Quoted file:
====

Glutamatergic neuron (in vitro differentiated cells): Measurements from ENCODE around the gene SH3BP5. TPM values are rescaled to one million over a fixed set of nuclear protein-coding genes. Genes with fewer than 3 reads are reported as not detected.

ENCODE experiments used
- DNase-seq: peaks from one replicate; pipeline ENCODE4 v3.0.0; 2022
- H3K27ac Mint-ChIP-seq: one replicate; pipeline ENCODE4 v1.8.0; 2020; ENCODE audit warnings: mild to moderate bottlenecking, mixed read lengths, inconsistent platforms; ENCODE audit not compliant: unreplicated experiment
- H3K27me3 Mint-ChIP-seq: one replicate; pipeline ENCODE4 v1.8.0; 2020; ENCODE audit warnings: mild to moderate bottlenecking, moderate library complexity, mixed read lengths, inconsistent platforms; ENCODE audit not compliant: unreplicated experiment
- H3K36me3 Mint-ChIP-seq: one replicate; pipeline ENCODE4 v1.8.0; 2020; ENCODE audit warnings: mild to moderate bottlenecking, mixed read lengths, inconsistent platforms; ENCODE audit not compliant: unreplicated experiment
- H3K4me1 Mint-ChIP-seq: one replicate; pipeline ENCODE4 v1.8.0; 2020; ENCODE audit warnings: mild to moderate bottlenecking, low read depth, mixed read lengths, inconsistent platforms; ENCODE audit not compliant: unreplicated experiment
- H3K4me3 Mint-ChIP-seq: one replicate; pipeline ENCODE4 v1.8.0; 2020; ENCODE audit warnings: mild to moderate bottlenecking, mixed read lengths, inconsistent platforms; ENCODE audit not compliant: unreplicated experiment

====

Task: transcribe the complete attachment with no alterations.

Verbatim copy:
Glutamatergic neuron (in vitro differentiated cells): Measurements from ENCODE around the gene SH3BP5. TPM values are rescaled to one million over a fixed set of nuclear protein-coding genes. Genes with fewer than 3 reads are reported as not detected.

ENCODE experiments used
- DNase-seq: peaks from one replicate; pipeline ENCODE4 v3.0.0; 2022
- H3K27ac Mint-ChIP-seq: one replicate; pipeline ENCODE4 v1.8.0; 2020; ENCODE audit warnings: mild to moderate bottlenecking, mixed read lengths, inconsistent platforms; ENCODE audit not compliant: unreplicated experiment
- H3K27me3 Mint-ChIP-seq: one replicate; pipeline ENCODE4 v1.8.0; 2020; ENCODE audit warnings: mild to moderate bottlenecking, moderate library complexity, mixed read lengths, inconsistent platforms; ENCODE audit not compliant: unreplicated experiment
- H3K36me3 Mint-ChIP-seq: one replicate; pipeline ENCODE4 v1.8.0; 2020; ENCODE audit warnings: mild to moderate bottlenecking, mixed read lengths, inconsistent platforms; ENCODE audit not compliant: unreplicated experiment
- H3K4me1 Mint-ChIP-seq: one replicate; pipeline ENCODE4 v1.8.0; 2020; ENCODE audit warnings: mild to moderate bottlenecking, low read depth, mixed read lengths, inconsistent platforms; ENCODE audit not compliant: unreplicated experiment
- H3K4me3 Mint-ChIP-seq: one replicate; pipeline ENCODE4 v1.8.0; 2020; ENCODE audit warnings: mild to moderate bottlenecking, mixed read lengths, inconsistent platforms; ENCODE audit not compliant: unreplicated experiment